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Sharing Pitt Memories

Namaste, Religious Studies Department!


Jen Gittings-Dalton (A&S ’83):

Dr. Fred Clothe and his colleagues in the Religious Studies Department—but especially Dr. Clothe—were responsible for lifetime memories and my most intense learning at Pitt.

I remember the elevator ascending 26 floors to their department offices, and then the wind whistling in through the open windows. In “Introduction to Death and Dying,” Dr. Clothe sent us immortal 20-year-old students to the Pittsburgh morgue to confront the reality of death; in “Phenomonology of Religion,” he shared with us the insights of the greats Mircea Eliade and Theodore Gaster, both of whom he'd studied with; and most of all he shared his extensive understanding and life experience of the religions of Asia. He was the perfect mentor for me, a child of Third World missionaries struggling to integrate my disparate cultural experiences into an American identity and vocation. Dr. Clothe singlehandedly awoke in me a passion for the anthropology of religion.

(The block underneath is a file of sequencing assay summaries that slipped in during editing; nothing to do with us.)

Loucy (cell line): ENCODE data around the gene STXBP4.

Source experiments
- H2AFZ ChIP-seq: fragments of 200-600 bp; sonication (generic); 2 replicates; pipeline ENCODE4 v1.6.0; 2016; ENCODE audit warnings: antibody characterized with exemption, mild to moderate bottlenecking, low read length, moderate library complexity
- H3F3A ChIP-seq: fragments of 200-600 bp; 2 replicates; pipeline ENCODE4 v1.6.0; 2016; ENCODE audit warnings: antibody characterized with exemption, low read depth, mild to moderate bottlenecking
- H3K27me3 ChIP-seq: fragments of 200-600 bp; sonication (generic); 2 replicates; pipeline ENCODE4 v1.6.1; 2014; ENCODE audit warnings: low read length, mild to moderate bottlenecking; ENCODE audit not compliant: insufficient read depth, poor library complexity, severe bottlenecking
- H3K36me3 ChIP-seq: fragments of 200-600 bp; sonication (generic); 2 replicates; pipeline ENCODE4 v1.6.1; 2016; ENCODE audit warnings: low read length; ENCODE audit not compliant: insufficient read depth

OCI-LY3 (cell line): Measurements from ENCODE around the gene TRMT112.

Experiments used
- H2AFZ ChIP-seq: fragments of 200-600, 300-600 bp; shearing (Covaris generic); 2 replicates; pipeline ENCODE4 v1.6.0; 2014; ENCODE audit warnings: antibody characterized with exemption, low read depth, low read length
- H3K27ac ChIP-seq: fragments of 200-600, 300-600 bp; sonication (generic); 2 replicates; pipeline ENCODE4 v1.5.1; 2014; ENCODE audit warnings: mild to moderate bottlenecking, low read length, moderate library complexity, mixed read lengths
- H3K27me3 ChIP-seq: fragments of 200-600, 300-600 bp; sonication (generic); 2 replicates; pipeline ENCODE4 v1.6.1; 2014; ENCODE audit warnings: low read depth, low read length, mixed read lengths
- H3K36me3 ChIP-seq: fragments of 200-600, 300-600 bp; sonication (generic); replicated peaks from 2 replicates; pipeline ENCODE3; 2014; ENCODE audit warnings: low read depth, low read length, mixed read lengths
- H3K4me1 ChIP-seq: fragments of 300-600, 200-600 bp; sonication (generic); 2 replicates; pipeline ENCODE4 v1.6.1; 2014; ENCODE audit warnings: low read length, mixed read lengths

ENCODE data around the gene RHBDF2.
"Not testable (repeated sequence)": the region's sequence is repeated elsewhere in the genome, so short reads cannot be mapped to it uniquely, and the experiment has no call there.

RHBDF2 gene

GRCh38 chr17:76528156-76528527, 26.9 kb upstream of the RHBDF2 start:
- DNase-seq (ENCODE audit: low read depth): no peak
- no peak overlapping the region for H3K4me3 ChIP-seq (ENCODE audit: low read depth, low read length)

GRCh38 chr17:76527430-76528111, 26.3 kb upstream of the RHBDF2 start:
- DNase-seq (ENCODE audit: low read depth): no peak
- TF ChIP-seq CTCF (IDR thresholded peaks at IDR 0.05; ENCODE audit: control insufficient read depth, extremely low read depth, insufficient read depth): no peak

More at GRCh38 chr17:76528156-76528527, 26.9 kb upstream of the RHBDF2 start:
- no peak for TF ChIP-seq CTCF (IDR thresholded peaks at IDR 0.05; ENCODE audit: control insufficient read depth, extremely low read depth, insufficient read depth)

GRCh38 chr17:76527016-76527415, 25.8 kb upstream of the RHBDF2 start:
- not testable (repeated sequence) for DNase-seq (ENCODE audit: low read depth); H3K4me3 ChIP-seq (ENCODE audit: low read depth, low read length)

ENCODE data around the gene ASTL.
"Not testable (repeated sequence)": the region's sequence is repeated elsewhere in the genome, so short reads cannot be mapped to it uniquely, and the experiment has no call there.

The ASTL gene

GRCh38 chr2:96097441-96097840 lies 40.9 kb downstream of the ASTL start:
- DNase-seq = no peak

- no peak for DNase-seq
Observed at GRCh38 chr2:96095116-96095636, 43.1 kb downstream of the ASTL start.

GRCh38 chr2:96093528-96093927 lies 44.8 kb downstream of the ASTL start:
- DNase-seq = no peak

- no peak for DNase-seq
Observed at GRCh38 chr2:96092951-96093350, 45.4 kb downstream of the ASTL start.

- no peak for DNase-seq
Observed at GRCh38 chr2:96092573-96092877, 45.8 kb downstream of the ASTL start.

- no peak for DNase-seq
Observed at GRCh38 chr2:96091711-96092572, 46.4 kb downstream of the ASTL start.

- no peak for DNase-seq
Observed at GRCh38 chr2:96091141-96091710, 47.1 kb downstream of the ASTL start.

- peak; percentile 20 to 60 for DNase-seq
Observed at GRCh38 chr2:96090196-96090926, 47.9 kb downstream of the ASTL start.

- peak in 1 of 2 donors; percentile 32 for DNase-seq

I decided to study abroad in India, and for months Dr. Clothe and I met to go over a gigantic reading list which included the Vedas, anthropological studies, and heavy tomes on topics I could not have known existed. I remember him asking me matter-of-factly if I was going to take up Sanskrit, since it would be necessary for graduate school. Alas, I didn't know then that graduate studies in religious studies could and would lead to a job, and took a separate path! But my nascent scholarly self was quite honored that he thought I had the potential to join his field.

He and his colleague James Bratt opened worlds to me. Dr. Clothe helped me prepare for a study of land rituals in India, and then helped me integrate that experience upon my return to the U.S. through independent study. Dr. Bratt opened his home to the small group of religious studies students at Pitt, and held dinner discussions at his house. These profound teachers and the material they guided me through remain the best part of my education at Pitt and changed my life.

Dr. Clothe, wherever you are, I cannot thank you enough. Namaste, shalom, and vaya con Dios!